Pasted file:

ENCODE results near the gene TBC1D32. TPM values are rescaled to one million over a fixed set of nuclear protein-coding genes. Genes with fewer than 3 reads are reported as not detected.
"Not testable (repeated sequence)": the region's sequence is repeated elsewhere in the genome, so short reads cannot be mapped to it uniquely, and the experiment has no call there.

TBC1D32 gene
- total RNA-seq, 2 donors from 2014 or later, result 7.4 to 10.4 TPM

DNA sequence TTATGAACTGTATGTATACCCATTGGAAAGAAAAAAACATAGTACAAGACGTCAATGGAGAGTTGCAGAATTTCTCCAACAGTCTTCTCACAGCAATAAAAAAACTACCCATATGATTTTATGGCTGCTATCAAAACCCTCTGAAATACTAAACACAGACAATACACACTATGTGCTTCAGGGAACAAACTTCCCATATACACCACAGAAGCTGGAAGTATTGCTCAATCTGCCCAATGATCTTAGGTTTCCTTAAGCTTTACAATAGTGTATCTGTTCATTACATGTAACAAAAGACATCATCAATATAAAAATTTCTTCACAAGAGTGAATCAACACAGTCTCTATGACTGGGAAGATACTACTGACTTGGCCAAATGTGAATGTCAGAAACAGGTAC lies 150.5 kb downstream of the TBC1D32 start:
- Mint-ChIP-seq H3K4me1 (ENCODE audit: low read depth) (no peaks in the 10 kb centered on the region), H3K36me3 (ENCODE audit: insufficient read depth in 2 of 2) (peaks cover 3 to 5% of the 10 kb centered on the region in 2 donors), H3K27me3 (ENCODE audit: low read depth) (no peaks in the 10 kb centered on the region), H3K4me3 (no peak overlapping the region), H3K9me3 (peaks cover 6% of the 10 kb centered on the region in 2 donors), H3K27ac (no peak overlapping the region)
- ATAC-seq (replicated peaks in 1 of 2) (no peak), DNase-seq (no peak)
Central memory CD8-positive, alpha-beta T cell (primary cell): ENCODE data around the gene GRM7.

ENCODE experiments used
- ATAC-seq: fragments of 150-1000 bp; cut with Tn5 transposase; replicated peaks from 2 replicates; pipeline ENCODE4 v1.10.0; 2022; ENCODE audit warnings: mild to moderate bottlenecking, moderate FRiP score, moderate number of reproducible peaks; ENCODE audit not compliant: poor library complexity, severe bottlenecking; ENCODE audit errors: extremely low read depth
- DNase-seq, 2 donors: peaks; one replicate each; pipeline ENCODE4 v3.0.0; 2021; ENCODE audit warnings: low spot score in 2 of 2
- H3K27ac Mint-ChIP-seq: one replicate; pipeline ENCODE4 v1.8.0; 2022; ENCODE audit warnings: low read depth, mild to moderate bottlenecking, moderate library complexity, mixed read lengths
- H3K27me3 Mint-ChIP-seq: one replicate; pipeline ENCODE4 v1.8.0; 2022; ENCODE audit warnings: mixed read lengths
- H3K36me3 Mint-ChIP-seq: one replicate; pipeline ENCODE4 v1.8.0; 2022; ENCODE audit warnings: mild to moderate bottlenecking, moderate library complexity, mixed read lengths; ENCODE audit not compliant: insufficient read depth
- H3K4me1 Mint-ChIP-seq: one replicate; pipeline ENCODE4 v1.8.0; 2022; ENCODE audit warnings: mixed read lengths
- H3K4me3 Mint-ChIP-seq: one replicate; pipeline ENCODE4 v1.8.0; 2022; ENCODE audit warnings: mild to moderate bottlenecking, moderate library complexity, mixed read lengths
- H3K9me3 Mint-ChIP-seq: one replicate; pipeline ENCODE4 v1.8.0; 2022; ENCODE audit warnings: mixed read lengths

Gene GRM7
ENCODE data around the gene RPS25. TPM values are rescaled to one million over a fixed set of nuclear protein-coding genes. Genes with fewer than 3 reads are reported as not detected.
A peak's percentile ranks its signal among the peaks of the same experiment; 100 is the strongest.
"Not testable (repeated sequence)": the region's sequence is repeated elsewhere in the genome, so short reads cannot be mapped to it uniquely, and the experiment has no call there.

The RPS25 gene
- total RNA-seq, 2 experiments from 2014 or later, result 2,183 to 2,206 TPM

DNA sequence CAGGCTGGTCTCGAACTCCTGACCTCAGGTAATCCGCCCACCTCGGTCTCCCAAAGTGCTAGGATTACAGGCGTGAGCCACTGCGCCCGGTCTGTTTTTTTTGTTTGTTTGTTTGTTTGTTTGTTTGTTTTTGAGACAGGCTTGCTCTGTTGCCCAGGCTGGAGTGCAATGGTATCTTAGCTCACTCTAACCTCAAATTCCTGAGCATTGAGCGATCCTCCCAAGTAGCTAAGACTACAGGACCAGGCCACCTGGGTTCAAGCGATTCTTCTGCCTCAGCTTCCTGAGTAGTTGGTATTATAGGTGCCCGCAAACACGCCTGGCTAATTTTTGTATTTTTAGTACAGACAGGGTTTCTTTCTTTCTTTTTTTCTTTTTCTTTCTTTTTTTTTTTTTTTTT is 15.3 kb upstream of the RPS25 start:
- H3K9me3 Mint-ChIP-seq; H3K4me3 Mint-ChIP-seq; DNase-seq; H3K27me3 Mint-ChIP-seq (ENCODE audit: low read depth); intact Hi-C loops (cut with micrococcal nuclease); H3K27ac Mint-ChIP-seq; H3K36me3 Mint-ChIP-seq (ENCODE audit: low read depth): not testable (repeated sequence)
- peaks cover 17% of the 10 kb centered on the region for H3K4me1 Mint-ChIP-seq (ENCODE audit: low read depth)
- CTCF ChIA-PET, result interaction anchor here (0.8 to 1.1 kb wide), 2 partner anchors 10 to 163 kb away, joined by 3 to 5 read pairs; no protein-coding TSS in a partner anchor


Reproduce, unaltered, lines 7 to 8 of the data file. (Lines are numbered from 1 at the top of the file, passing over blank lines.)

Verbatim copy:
- ATAC-seq (replicated peaks in 1 of 2) (no peak), DNase-seq (no peak)
Central memory CD8-positive, alpha-beta T cell (primary cell): ENCODE data around the gene GRM7.